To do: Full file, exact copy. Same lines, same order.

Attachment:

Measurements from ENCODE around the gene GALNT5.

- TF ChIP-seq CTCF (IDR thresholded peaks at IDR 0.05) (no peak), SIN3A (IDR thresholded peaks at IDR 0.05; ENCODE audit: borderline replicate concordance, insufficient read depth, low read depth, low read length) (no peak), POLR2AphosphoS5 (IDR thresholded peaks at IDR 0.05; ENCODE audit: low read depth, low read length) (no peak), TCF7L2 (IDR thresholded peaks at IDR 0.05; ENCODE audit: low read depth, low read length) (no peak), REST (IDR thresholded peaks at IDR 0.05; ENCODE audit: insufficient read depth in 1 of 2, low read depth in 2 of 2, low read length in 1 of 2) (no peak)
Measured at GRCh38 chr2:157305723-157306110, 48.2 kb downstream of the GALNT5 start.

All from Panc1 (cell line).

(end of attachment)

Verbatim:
Measurements from ENCODE around the gene GALNT5.

- TF ChIP-seq CTCF (IDR thresholded peaks at IDR 0.05) (no peak), SIN3A (IDR thresholded peaks at IDR 0.05; ENCODE audit: borderline replicate concordance, insufficient read depth, low read depth, low read length) (no peak), POLR2AphosphoS5 (IDR thresholded peaks at IDR 0.05; ENCODE audit: low read depth, low read length) (no peak), TCF7L2 (IDR thresholded peaks at IDR 0.05; ENCODE audit: low read depth, low read length) (no peak), REST (IDR thresholded peaks at IDR 0.05; ENCODE audit: insufficient read depth in 1 of 2, low read depth in 2 of 2, low read length in 1 of 2) (no peak)
Measured at GRCh38 chr2:157305723-157306110, 48.2 kb downstream of the GALNT5 start.

All from Panc1 (cell line).